by Jed Pressgrove
Platforming is dead (that is, boring), or at least it appears that way for the majority of Inside as you guide a mysterious boy in danger. Like developer Playdead’s previous game Limbo, Inside is a side-scroller in which you solve puzzles, often through dying and retrying a section of a chapter. But whereas Limbo maintained interest with ideas like a parasite that forces you to move in a certain direction or a switch that causes the entire level to rotate, Inside too often sticks to tedious chores such as dragging items into position so you can jump to higher platforms and swimming away from an enemy who can kill you instantly. (Inside has nothing on Solomon’s Key, Lost Vikings, or One Fine Day.)
The best parts of Inside are the weirdest, such as when you have to lead about two dozen human-like experiments or when you are absorbed, in the last chapters, into a blob with human appendages. Outside of these experiences, director Arnt Jensen tries to coast on the morbidity he established in Limbo. One should question why, for the second game in a row, Jensen insists on allowing the camera to linger while the child protagonist meets his doom in any of the articulately constructed death sequences. This instance of repetition, as in the more uninspired platforming sections, seems to point to an easy business model rather than any personal or artistic motivation, in contrast to Edmund McMillen’s undeniable, controversial thematic purpose in The Binding of Isaac via Zelda-inspired dungeons. Inside’s child endangerment will equal automatic deep meaning for many critics and audiences.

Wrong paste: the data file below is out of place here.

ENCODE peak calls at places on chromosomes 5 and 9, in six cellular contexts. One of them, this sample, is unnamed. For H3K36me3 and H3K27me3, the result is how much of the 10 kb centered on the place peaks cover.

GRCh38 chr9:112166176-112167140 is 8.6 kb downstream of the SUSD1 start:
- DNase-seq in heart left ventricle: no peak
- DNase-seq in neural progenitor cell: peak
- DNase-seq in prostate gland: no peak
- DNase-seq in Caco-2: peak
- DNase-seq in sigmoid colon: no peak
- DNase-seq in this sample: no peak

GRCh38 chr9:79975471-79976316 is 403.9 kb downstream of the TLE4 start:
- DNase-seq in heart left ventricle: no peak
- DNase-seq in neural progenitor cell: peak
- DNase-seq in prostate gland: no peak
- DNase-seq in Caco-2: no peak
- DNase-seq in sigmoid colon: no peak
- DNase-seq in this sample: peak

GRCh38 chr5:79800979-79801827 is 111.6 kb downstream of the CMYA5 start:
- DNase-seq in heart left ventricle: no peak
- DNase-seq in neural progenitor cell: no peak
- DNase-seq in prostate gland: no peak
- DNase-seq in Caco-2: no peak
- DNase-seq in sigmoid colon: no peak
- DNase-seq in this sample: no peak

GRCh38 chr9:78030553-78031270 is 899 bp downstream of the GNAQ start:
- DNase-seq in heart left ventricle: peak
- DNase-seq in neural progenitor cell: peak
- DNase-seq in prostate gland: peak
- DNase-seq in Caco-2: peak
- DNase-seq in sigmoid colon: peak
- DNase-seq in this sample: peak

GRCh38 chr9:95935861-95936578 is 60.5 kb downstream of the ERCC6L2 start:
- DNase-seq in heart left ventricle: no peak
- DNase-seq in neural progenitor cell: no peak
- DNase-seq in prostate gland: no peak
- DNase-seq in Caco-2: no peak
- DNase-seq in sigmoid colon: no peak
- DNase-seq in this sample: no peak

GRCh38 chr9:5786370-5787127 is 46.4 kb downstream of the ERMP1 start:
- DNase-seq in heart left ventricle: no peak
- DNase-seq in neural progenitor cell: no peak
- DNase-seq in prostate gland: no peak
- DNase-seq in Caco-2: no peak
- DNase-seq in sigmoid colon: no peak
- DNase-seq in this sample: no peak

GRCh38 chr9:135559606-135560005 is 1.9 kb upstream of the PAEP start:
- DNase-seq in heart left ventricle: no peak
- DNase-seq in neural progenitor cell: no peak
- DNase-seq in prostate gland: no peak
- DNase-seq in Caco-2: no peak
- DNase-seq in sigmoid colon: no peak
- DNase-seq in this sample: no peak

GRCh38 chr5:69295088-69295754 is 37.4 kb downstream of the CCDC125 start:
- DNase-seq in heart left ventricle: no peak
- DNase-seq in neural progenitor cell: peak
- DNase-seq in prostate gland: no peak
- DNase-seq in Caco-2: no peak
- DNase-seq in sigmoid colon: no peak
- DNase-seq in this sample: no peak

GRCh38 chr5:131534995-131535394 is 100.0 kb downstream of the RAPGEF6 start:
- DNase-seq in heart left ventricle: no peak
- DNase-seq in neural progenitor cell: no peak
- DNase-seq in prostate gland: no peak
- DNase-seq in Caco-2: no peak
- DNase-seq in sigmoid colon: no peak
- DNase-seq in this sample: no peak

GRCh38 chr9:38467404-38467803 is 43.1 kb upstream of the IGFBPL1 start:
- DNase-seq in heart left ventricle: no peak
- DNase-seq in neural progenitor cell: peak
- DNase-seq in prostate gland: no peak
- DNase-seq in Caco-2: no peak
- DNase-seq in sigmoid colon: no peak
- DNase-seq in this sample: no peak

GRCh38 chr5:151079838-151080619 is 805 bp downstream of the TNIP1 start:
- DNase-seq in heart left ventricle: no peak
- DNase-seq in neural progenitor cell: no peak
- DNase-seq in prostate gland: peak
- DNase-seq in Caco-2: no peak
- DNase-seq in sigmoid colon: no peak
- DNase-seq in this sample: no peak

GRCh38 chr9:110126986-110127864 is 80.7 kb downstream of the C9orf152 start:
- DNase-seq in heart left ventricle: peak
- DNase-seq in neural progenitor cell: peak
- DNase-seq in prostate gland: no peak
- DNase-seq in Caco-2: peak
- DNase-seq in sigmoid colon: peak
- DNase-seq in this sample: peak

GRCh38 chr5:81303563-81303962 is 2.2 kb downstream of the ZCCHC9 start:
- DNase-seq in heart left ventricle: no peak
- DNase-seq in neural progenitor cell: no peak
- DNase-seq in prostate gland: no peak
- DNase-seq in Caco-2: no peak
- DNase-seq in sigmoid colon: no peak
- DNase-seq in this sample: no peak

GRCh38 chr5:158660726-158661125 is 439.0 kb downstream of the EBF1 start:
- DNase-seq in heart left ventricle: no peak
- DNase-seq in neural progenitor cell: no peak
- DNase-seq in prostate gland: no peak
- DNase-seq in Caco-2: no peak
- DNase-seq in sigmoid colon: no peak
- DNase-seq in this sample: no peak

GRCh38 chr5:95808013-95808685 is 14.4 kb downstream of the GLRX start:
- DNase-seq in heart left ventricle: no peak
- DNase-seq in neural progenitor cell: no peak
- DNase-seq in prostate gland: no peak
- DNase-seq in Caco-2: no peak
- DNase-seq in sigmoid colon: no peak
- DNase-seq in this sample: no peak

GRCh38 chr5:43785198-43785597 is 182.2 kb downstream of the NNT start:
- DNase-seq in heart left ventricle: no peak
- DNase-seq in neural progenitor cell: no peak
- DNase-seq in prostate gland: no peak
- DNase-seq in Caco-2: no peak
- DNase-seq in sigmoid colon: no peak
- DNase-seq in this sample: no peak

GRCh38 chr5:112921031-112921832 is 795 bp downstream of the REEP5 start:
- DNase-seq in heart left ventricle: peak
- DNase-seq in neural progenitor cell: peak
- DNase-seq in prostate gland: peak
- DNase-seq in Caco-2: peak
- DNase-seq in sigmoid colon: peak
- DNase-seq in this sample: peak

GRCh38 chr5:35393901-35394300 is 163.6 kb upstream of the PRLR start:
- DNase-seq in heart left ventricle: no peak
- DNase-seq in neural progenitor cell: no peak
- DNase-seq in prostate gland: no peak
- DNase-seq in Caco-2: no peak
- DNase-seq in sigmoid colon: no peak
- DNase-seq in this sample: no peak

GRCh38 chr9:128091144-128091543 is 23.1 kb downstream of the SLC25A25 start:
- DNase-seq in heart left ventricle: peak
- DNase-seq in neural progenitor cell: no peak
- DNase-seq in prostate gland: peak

Both Limbo and Inside emphasize the feeling of being trapped in a dark place, but the latter adds ambiguous science fiction. The game implies the boy you control is science gone wrong, and the aforementioned blob brings to mind the monstrosity in the final third of the anime film Akira. “Look at what humankind has done” is an intended moral point in Inside, but that doesn’t mean the story is even halfway done right.
Why let the boy be absorbed by the blob and have the creature die once escaping from “inside”? Jensen hammers you over the head with fatalism beforehand, only to offer the disappointment of pathetic death as freedom. Inside’s primary ending doesn’t have the conviction of the conclusion of One Flew Over the Cuckoo’s Nest, which illustrates what its protagonist represents in a culture and time and how his death reveals the misguided philosophy of a machine-like institution. Because you rarely have a sense of what’s going on within the boy, or within any of the human-like experiments, Inside’s primary ending suggests there is no meaning to struggle, that if you want to get out of the system, you might as well die because you are a shell. This inarticulate statement risks being seen as profound by an indie gaming scene prone to self-pitying, half-assed intellectualism.